Welcome to Day 2 of Cybersecurity (Breach) Awareness Month! Today’s awareness lesson is brought to you by retail brokerage firm Scottrade Inc., which just disclosed a breach involving contact information and possibly Social Security numbers on 4.6 million customers.
In an email sent today to customers, St. Louis-based Scottrade said it recently heard from federal law enforcement officials about crimes involving the theft of information from Scottrade and other financial services companies.
“Based upon our subsequent internal investigation coupled with information provided by the authorities, we believe a list of client names and street addresses was taken from our system,” the email notice reads. “Importantly, we have no reason to believe that Scottrade’s trading platforms or any client funds were compromised. All client passwords remained encrypted at all times and we have not seen any indication of fraudulent activity as a result of this incident.”
The notice said that although Social Security numbers, email addresses and other sensitive data were contained in the system accessed, “it appears that contact information was the focus of the incident.” The company said the unauthorized access appears to have occurred over a period between late 2013 and early 2014.
Asked about the context of the notification from federal law enforcement officials, Scottrade spokesperson Shea Leordeanu said the company couldn’t comment on the incident much more than the information included in its Web site notice about the attack. But she did say that Scottrade learned about the data theft from the FBI, and that the company is working with agents from FBI field offices in Atlanta and New York. FBI officials could not be immediately reached for comment.
It may well be that the intruders were after Scottrade user data to facilitate stock scams, and that a spike in spam email for affected Scottrade customers will be the main fallout from this break-in.
In July 2015, prosecutors in Manhattan filed charges against five people — including some suspected of having played a role in the 2014 breach at JPMorgan Chase that exposed the contact information on more than 80 million consumers. The authorities in that investigation said they suspect that group sought to use email addresses stolen in the JPMorgan hacking to further stock manipulation schemes involving spam emails to pump up the price of otherwise worthless penny stocks.
Scottrade said despite the fact that it doesn’t believe Social Security numbers were stolen, the company is offering a year’s worth of free credit monitoring services to affected customers. Readers who are concerned about protecting their credit files from identity thieves should read How I Learned to Stop Worrying and Embrace the Security Freeze.
This is classical penny stocks pump the price motivated attack but on the much lower scale than the J.P Morgan incident. It’s sad that the company firstly learnt about breach from federal law enforcement instead from their security team and that the breach went unnoticed for almost 2 years.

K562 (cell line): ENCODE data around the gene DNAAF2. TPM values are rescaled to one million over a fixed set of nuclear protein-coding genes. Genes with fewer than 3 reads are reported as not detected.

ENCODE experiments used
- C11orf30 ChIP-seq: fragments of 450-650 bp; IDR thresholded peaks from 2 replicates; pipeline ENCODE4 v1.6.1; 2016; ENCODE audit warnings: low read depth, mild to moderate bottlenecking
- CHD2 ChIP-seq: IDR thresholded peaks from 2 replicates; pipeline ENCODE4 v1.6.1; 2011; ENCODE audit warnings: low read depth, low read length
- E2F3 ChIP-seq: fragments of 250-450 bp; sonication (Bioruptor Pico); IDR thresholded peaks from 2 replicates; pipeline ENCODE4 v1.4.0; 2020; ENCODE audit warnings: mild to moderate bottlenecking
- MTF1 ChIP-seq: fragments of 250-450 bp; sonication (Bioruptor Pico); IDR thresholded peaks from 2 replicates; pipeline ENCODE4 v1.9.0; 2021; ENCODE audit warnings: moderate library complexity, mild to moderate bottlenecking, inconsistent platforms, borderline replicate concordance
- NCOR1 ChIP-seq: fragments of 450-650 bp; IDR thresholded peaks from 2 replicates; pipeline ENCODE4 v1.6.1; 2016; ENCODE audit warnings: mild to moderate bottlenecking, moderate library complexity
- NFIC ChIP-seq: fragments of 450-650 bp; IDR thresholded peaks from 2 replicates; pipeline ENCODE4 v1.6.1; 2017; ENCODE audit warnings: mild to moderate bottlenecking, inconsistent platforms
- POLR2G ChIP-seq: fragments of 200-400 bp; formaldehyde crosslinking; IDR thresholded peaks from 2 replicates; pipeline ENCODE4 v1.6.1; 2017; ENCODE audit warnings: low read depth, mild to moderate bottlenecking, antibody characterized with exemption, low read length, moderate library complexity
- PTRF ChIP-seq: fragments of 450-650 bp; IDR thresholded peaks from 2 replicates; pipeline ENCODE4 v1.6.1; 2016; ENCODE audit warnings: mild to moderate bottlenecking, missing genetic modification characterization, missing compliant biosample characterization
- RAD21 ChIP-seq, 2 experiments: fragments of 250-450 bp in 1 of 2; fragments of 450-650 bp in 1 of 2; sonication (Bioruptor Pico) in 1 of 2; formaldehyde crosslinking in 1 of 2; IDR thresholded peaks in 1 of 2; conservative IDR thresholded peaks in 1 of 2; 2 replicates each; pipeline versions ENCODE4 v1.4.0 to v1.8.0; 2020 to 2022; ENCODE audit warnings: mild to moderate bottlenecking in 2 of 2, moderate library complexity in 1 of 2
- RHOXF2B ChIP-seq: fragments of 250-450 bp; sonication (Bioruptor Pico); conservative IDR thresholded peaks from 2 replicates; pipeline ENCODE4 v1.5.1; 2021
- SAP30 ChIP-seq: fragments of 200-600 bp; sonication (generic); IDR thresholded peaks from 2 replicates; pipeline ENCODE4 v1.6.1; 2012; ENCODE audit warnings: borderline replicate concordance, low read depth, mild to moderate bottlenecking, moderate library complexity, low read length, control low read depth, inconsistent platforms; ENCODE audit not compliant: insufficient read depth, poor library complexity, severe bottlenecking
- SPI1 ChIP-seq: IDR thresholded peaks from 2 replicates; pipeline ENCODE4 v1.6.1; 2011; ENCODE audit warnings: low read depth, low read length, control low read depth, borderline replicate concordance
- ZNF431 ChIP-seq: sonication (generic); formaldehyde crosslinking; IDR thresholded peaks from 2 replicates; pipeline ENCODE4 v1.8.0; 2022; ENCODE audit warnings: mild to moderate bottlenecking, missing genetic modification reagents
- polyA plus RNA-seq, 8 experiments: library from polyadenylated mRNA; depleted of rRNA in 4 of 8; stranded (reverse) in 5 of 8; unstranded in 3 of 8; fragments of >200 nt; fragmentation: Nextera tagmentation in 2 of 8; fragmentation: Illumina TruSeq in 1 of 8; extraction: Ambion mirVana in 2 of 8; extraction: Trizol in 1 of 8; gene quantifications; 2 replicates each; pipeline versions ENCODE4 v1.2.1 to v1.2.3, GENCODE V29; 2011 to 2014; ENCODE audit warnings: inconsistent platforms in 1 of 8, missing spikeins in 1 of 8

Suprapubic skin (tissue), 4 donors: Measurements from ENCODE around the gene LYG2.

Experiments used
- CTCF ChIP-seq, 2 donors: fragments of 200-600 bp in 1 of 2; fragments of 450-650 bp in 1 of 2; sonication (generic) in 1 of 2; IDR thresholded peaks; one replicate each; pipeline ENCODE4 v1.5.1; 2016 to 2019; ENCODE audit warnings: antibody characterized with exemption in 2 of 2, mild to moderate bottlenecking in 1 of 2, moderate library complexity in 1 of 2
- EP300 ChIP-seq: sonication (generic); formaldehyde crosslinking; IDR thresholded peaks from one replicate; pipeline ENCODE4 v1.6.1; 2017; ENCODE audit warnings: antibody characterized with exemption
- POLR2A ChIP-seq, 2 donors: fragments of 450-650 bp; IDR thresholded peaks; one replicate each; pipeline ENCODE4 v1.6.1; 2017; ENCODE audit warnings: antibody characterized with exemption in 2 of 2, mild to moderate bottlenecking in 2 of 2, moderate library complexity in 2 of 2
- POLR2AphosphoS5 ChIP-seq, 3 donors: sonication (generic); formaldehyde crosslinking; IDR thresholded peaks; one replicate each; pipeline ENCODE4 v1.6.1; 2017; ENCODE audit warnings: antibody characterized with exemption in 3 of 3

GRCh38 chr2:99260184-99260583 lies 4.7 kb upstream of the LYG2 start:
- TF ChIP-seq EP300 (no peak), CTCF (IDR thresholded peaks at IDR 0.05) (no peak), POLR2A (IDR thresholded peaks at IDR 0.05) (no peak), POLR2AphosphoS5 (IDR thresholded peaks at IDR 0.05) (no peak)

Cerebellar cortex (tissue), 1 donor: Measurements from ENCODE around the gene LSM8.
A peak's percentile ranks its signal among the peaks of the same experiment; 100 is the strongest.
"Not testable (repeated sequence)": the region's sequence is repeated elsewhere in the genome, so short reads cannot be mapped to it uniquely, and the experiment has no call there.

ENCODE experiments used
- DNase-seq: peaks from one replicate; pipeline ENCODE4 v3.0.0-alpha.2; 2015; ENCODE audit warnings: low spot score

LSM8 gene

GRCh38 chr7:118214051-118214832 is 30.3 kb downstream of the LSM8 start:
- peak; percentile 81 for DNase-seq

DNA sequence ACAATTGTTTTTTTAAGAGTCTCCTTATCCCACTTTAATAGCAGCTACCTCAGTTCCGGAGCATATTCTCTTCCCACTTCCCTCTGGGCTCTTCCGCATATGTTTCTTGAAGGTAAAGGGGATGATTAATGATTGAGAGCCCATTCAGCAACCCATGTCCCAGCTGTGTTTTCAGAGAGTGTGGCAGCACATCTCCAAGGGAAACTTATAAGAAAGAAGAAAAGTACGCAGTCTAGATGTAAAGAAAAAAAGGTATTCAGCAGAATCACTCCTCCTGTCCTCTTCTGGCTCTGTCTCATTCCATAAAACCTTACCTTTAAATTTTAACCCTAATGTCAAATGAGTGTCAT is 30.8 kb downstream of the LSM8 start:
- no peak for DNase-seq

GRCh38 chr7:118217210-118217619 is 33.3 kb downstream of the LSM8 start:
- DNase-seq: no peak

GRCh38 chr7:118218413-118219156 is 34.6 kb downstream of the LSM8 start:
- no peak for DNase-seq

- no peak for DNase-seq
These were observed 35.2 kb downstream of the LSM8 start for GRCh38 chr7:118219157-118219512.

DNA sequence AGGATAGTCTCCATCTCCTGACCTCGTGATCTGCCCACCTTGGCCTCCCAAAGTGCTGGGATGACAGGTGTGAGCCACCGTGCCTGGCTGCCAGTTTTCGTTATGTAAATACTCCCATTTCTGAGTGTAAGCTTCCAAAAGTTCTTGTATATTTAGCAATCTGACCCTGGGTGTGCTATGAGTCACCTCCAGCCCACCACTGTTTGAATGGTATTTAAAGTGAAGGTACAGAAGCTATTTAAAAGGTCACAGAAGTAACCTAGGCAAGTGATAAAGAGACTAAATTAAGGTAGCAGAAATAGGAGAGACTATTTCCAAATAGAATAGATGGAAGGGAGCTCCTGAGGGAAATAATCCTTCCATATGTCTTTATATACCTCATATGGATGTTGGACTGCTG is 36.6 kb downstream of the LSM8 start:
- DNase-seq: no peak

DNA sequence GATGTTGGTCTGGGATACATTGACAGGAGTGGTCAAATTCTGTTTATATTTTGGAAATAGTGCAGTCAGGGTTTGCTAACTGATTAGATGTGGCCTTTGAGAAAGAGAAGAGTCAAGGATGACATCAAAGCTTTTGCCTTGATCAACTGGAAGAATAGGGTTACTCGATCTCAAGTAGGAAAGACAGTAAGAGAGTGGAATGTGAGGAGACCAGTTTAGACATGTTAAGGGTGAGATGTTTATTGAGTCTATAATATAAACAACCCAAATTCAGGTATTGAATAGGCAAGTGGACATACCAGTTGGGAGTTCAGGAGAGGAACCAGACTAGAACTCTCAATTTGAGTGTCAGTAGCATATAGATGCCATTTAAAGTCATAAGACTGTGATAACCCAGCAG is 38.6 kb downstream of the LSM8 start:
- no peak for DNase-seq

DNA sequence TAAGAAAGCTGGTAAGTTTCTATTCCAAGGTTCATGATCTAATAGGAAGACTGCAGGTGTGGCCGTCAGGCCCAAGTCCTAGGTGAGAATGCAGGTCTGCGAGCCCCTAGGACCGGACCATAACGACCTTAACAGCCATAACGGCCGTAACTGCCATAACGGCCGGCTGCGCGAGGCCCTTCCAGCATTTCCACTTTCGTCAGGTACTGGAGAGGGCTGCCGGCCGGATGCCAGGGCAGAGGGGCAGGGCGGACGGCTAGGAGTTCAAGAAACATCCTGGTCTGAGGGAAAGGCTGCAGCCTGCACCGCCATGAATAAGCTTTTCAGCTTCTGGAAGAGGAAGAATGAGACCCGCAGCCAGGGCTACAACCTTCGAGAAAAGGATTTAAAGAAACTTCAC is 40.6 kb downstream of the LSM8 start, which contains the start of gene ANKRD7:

Hmmm….interesting, wonder if this is all Scottrade customers or some subset. If all it will be interesting to see how long it takes them to notify everyone, nothing in my e-mail yet.
Thanks, Brian, for the news.
I have been a Scottrade customer for years, yet I have not received any email from the on this.
Having moved a number of brokerage accounts for my mother this spring, I was surprised how easy (and free) it is to move accounts from one brokerage house to another.
I suggest that customers impacted by this breach vote with their mouses and move to a house that seriously values the protection of customer assets and PII.
Yea, they encrypted my password; wait my Social Security Number was not encrypted?? What the hell?
Not to mention David Jones and Kmart getting hacked
Unlike a lot of US breaches however, credit card information was not compromised.
… and it’s still unlikely when POS systems get hacked here, the vast bulk of card readers (since move to CnP) being owned by a bank or processor (Eg. Tyro) and encrypting from the PIN pad through to the bank, such that the POS equipment never ever even sees the full card details and the PIN pad firmware updates are controlled by the supplying bank or processor.
Some exceptions around things like car park terminals, but generally an in store experience here is going to involve a bank or processor provided terminal.
I realise people are daft and fall for Nigerian princes, but how on earth do penny stock scams actually work?
Surely everyone who has enough to trade in stocks and shares either has enough clue not to fall for it or has their broker do all the work, who would then alert them to what the stock might well be when told to invest (because it’s in their own interest to do so to avoid the loss to the client and thus their own status etc?)
What am I missing here? Is it really that easy to do on your own with no interaction with a broker?
How do you make money on penny stock scams, see Def Con 17 presentation Stealing Profits from Stock Market Scammers on YouTube for an outline of how it is was done in the past.
Two kinds of people fall for pump-and-dump scams: (a) some people are just that naive; (b) people who know it’s a scam and think they can sell while the price is rising before the scammers do.
“…..Cybersecurity (Breach) Awareness Month!”
Interesting that it’s the same month as Halloween.
Trick or treet! (Hack’n tweet)
Let’s bet on how fast we can trade these compromised customer accounts…..we might just get it pushed out before the first ID theft can be made public.
My wife received a Scott Trade email yesterday. I don’t bank there.
Here it is:
We are writing to share with you important information about a security compromise involving a database containing some of your personal information, as well as steps we are taking in response, and the resources we are making available to you.
Federal law enforcement officials recently informed us that they’ve been investigating cybersecurity crimes involving the theft of information from Scottrade and other financial services companies. We immediately initiated a comprehensive response.